Quick Takes: Convention Wind-Up

* While everyone is focusing on the headliners at the Republican and Democratic Conventions, Michael Grunwald writes that two lesser noticed speeches are worth some attention.

…if you want to understand the gulf between the two conventions and the two parties in just two speeches, you should watch Republican Rudy Giuliani’s fiery stem-winder in Cleveland and then Democrat Cory Booker’s exuberant address in Philadelphia. Giuliani, a 72-year-old white man who stepped down as mayor of New York 15 years ago, outlined a dark vision of fear and fury. Booker, a 47-year-old black man who is now a senator from New Jersey, delivered an optimistic message of love and togetherness. Neither high-energy, high-volume speech got much attention in real time, but both channeled the moods of their parties.

* Katherine Krueger provides us with a round-up of conservatives who think that the DNC was a disaster for Republicans. For example, here is Dick Cheney’s press secretary:

* In watching how Donald Trump and Hillary Clinton handled their intra-party rivals, Steven Waldman wonders whether she is a better deal-maker than the guy who wrote, “The Art of the Deal.”

Throughout the spring, the approach taken by the two candidates to their adversaries on the surface followed cartoon gender stereotypes – the macho man vs. peacemaking woman.

But as the convention approached, the styles reversed. For all her solicitousness of Sanders, Clinton apparently drew a hard line: if you want to speak at the convention, you have to first endorse me. And he did.

Trump, by contrast, invited Cruz without having gotten that promise. It was a such an obvious error in negotiation tactics, that it seemed impossible that the author of the Art of the Deal could have done it. It led to speculation that maybe it was an elaborate ambush of Cruz. I doubt it. I think Trump just figured that Cruz had no leverage, and therefore would capitulate.

Part of good deal-making is reading people. Trump has always boasted of his ability to do that but he completely misread Cruz, while Clinton acutely understood what motivated Sanders.

* Gallup has some interesting numbers today.

Trump’s speech got the least positive reviews of any speech we have tested after the fact: 35% of Americans interviewed last weekend said it was excellent or good. Of the nine previous speeches we have rated, the top one was Barack Obama’s in August 2008, which 58% of Americans rated as excellent or good. The lowest-rated speech other than Trump’s was Mitt Romney’s in 2012, with 38% excellent or good.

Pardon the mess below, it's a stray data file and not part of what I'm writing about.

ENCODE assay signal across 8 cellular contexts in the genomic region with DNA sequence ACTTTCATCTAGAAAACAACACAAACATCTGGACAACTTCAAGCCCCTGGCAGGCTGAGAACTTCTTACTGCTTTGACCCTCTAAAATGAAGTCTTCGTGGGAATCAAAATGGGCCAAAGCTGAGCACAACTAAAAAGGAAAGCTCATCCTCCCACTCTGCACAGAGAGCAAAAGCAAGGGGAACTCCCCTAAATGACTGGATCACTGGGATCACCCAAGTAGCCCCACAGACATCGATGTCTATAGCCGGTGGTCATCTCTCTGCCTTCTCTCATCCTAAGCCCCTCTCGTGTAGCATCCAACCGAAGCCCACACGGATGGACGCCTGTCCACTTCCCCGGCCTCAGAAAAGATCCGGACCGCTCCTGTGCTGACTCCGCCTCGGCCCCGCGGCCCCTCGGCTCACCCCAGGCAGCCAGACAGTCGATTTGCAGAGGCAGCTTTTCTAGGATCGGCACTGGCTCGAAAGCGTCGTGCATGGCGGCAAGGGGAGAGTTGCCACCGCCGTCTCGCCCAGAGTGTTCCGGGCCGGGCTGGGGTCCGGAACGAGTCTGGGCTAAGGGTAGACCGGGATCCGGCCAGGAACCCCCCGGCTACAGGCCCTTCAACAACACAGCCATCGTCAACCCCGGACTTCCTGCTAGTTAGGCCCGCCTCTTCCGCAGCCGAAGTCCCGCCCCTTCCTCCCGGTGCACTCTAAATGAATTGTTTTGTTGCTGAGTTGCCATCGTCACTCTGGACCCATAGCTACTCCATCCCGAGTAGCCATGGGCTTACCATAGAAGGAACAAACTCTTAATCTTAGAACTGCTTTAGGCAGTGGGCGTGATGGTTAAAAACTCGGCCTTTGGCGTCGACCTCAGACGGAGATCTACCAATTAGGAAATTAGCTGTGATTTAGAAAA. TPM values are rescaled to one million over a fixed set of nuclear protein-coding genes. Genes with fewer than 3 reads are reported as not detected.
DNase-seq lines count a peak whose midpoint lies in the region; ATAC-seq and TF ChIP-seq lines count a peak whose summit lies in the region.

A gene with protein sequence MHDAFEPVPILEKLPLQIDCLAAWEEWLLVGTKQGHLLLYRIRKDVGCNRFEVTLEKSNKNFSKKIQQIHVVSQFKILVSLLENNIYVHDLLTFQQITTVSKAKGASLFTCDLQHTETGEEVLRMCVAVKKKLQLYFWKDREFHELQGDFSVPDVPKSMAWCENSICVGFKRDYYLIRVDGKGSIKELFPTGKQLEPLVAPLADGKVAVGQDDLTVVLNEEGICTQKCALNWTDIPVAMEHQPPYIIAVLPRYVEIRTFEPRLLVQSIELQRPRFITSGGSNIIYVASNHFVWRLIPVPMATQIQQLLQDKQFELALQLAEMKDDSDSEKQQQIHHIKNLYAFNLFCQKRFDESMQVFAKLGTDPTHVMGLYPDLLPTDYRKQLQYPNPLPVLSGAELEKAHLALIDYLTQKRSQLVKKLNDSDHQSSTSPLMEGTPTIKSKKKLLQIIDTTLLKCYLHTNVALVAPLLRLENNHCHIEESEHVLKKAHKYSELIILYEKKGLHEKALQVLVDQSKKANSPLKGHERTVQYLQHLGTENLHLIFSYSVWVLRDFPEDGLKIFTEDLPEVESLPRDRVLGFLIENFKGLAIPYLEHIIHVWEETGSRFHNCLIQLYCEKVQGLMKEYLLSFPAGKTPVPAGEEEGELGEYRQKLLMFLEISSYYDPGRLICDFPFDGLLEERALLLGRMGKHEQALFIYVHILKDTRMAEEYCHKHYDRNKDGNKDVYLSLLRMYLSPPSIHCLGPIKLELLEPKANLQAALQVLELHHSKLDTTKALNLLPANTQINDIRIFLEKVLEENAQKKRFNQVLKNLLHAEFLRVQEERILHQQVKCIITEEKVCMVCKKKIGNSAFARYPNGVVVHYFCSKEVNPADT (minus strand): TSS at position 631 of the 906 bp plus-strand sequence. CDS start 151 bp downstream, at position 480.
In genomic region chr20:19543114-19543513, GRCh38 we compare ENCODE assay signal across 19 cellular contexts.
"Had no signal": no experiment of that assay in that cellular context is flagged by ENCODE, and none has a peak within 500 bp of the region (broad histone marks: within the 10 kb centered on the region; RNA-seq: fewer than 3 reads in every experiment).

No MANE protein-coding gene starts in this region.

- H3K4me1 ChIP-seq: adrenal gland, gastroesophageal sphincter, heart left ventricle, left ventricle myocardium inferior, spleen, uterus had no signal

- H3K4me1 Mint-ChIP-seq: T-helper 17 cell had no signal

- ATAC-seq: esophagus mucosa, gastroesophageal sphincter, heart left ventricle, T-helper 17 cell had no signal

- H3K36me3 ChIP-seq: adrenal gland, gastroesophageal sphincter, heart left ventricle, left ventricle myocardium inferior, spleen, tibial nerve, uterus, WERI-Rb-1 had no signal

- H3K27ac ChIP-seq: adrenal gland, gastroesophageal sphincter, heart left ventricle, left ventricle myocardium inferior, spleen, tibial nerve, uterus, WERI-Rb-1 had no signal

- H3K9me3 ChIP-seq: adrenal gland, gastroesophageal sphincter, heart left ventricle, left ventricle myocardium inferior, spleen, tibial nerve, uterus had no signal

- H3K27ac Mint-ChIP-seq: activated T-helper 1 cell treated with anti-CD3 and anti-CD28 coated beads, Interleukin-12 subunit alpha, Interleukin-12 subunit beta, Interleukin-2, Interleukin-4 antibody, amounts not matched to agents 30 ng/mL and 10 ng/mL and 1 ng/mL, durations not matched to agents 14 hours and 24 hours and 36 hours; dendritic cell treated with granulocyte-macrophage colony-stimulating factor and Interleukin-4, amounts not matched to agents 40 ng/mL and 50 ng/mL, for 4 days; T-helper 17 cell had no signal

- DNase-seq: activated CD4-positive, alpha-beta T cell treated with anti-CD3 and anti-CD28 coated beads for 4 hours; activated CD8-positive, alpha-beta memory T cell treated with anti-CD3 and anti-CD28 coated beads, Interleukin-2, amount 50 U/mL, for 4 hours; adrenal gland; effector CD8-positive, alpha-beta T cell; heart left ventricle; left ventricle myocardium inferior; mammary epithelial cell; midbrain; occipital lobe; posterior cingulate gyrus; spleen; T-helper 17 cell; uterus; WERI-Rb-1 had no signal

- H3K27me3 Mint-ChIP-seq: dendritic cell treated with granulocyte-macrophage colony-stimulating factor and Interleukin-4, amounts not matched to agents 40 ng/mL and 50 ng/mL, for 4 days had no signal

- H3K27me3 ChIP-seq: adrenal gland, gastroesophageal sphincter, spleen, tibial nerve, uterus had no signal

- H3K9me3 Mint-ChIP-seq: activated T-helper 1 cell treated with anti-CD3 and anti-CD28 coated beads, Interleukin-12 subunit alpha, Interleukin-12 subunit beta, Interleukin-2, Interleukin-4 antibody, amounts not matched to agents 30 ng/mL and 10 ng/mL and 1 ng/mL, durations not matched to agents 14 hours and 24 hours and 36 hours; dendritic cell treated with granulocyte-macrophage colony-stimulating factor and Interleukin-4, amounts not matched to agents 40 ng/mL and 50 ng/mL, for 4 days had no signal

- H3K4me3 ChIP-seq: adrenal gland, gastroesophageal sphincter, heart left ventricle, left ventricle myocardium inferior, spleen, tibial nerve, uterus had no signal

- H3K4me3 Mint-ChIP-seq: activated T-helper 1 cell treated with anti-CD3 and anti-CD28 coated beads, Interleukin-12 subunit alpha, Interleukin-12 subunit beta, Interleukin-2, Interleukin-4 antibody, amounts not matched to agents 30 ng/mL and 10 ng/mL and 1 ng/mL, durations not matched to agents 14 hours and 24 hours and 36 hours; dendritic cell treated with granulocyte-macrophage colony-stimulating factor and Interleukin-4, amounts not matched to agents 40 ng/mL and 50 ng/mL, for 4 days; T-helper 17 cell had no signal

* Beyond convention wrap-ups, here is the really big news today.

A federal appeals court on Friday struck down North Carolina’s requirement that voters show identification before casting ballots and reinstated an additional week of early voting, finding that legislators had acted with “discriminatory intent” in imposing strict election rules.

The decision by a three-judge panel of the U.S. Court of Appeals for the 4th Circuit was an overwhelming victory for the Justice Department and civil rights groups that argued the measures were designed to dampen the growing political clout of African American voters, who participated in record numbers in elections in 2008 and 2012.

“We can only conclude that the North Carolina General Assembly enacted the challenged provisions of the law with discriminatory intent,” Judge Diana Gribbon Motz wrote for the panel.

* If you want a perfect example of the kind of change that scares the bigots…here ya go.

The Navy is set to name a ship after the gay rights icon and San Francisco politician Harvey Milk, according to a Congressional notification obtained by USNI News.

The July 14, 2016 notification, signed by Secretary of the Navy Ray Mabus, indicated he intended to name a planned Military Sealift Command fleet oiler USNS Harvey Milk (T-AO-206). The ship would be the second of the John Lewis-class oilers being built by General Dynamics NASSCO in San Diego, Calif…

Mabus has said the John Lewis-class – named after civil rights activist and congressman Rep. John Lewis (D-Ga.) – would be named after civil rights leaders.

Other names in the class include former Supreme Court Chief Justice Earl Warren whose court ruled to desegregate U.S. schools, former Attorney General Robert F. Kennedy, women’s right activist Lucy Stone and abolitionist and women’s rights activist Sojourner Truth.

* Finally, a note to regular readers: I’ll be on vacation next week. To borrow a meme from Andrew Sullivan, this will be the view from my window (North Shore of Lake Superior). See you all back here on August 8th.

Nancy LeTourneau

Nancy LeTourneau is a contributing writer for the Washington Monthly.